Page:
How California Can Effectively Address its Housing Crisis

April 26, 2022

New polling by UC-Berkeley and the Public Policy Institute of California shows that Californians remain deeply concerned about housing costs – the topic of a recent Little Hoover Commission report that included recommendations for addressing the problem.

In a new poll by UC Berkeley’s Institute of Governmental Studies, 31 percent of California voters said housing affordability is the most important issue for the state to address. Voters ranked this crisis above fifteen other issues facing the state, including climate change, income inequality, and homelessness.

PPIC’s March statewide survey found that 64 percent of Californians said housing affordability is a “big problem.” In fact, in that same survey, “a record-high 46 percent of Californians say the cost of their housing makes them and their family seriously consider moving.” Most of those Californians – 37 percent – said they would move outside of California.

With a shortfall of two to three million homes in the state, Californians are paying record prices for shelter – and the consequences are devastating. Long commutes, which emit more harmful greenhouse gas emissions into the atmosphere, have become the norm for many workers pushed further and further away from their jobs by exorbitant prices. The dire lack of housing options make Californians four times more likely to live in crowded housing than the average American. When taking the cost of living into consideration – of which the cost of housing is the primary driver – California has the highest poverty rate in the nation.

To their credit, state leaders have made historic commitments to combat this dilemma. In the past three state budgets, Governor Newsom and the Legislature dedicated billions of dollars to promote affordable housing. Yet most of this funding is directed toward rental housing rather than homeowners. While supporting renters is crucial, homeownership is how most Americans build and pass on wealth to their children.  

There’s a better pathway forward to promote housing affordability today and for generations to come. In its new report, California Housing: Building A More Affordable Future, the Little Hoover Commission provides targeted actions state leaders can take immediately to address the state’s housing crunch:

Emphasize affordable home ownership and increase the housing supply. California must expand its affordable housing strategy – both in policy and funding – to put a greater emphasis on affordable home ownership. Such an emphasis, however, is counterproductive without simultaneously increasing the state’s supply of housing. By treating the housing shortage with the same urgency as the state’s wildfire emergency, leaders can jumpstart affordable housing production in communities throughout the state.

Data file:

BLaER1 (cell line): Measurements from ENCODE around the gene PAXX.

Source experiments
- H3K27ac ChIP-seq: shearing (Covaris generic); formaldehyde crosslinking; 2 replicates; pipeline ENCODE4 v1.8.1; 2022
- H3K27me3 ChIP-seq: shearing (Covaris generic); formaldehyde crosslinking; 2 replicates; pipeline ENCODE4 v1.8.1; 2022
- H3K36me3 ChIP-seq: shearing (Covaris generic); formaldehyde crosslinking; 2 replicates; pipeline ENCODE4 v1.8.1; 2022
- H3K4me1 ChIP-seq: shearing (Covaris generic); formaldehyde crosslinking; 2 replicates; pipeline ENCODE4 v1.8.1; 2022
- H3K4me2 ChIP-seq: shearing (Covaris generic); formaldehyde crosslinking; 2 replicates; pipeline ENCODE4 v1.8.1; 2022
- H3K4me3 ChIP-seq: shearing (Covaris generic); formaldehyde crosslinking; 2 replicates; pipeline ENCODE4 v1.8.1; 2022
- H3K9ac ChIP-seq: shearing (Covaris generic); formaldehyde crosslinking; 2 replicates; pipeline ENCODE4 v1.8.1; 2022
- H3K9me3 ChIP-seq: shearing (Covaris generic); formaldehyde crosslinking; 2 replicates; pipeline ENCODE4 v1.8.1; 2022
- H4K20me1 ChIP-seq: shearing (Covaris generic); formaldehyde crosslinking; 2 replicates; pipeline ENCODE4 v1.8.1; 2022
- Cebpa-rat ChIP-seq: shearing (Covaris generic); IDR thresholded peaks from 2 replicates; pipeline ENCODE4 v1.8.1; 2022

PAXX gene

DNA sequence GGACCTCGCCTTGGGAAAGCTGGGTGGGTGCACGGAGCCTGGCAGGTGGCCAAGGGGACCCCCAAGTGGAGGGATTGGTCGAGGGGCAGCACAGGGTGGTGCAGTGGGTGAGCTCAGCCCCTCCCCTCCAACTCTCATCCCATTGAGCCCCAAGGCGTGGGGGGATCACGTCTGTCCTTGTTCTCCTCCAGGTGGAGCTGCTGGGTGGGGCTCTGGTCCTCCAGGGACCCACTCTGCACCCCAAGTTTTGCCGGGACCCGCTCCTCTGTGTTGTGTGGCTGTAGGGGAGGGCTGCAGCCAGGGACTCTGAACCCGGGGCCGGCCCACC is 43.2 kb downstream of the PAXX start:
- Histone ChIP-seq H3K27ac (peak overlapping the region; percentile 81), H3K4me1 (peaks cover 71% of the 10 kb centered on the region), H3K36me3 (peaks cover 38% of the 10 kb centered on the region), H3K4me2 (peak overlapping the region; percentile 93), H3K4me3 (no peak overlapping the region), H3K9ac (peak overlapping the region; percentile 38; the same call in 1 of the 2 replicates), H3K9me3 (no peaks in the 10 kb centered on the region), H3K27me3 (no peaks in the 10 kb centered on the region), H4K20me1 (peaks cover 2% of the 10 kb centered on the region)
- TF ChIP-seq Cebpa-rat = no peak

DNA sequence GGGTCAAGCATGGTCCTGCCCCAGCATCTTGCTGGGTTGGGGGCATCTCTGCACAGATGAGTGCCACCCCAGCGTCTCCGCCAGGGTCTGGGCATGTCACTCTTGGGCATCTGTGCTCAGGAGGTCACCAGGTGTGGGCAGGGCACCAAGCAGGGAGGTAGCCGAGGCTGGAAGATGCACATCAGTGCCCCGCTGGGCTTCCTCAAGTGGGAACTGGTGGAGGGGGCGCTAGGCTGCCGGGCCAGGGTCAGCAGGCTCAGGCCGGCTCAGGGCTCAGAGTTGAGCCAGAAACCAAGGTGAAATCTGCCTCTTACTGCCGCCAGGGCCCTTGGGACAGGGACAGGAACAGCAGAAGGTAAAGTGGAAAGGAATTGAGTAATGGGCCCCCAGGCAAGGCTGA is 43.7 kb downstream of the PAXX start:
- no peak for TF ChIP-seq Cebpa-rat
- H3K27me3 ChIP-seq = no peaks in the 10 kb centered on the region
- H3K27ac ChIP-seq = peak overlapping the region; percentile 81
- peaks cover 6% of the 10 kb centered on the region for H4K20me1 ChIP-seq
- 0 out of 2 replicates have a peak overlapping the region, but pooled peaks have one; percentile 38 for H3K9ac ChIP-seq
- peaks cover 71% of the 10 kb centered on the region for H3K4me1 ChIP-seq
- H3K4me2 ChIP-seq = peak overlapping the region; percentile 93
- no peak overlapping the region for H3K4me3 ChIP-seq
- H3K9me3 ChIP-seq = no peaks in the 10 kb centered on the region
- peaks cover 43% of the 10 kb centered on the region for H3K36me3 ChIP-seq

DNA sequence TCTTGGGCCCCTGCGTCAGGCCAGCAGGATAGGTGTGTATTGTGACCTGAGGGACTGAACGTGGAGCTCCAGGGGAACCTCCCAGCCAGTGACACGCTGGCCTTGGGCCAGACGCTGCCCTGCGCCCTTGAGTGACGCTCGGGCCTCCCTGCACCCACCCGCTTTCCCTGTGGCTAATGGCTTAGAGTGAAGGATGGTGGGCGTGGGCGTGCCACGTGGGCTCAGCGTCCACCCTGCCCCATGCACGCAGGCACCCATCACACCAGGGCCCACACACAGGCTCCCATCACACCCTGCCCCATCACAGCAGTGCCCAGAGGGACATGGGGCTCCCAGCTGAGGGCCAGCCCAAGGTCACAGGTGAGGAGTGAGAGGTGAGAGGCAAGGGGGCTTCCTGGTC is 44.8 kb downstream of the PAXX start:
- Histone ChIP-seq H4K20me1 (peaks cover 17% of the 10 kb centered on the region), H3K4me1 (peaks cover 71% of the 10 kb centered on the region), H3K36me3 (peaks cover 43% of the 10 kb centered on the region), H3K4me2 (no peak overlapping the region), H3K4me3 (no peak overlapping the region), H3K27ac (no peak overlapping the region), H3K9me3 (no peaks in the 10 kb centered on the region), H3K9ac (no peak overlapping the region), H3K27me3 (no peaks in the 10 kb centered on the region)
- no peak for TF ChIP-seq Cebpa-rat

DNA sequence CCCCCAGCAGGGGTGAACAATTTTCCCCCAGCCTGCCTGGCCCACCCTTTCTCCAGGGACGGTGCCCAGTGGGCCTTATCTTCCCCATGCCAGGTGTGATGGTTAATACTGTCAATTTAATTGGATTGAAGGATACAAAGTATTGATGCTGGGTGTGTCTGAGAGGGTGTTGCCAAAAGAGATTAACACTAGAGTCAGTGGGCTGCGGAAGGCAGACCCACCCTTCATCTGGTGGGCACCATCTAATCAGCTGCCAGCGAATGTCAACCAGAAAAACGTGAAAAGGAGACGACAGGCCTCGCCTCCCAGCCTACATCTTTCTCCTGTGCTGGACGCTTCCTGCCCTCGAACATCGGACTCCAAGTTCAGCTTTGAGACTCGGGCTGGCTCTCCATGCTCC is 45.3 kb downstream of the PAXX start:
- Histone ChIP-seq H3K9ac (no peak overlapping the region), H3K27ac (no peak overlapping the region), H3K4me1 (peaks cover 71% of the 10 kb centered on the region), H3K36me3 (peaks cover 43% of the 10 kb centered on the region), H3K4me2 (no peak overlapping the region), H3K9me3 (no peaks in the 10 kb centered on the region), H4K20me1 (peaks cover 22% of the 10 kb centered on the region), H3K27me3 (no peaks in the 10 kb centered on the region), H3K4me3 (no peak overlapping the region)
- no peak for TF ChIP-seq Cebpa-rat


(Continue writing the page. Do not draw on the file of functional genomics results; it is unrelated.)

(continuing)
Consolidate housing functions. California’s housing departments are currently spread across four main agencies under the purviews of the governor and state treasurer, causing critical inefficiencies and service gaps. Consolidating these services would allow the state to better create an affordable housing strategy, improve everyday operations, and streamline the process for developers interested in affordable housing.

Identify data and analysis gaps. Thanks to antiquated state technology, policymakers too often lack key pieces of information that would provide a complete picture of the state’s housing problems and potential courses of action. By using the best technology and methodologies available, California should collect and analyze the housing data it needs to inform policymaking and share those tools with local governments either at-cost, or preferably, for free.

Reconsider how to measure local governments’ housing progress. The state’s Regional Housing Needs Assessment, which determines how much and where housing needs to be built, fails to consider how much housing is actually built in California communities. Including the number of units constructed – as well as how those units factor into California’s larger climate goals – will hold local jurisdictions accountable for the progress they make toward vital housing goals.

Enforce housing requirements more effectively. A housing ombudsman should be appointed in each county to approve affordable housing projects when local jurisdictions are noncompliant with their housing plans. Along these same lines, the Governor should direct the newly created Housing Accountability Unit within the Housing and Community Development to develop reasonable standards for when the state should sue noncompliant localities.

Invest in shared equity models. The state can make housing accessible to a greater share of Californians by investing in shared equity housing, wherein the government or a nonprofit subsidizes the purchase of a home. As part of this effort, California should place a particular emphasis on the participation of individuals from groups historically excluded from home ownership.  

Tackling California’s housing crisis is possible. The Commission’s recommendations will help policymakers address the state’s housing shortage and build a more affordable future for everyone.

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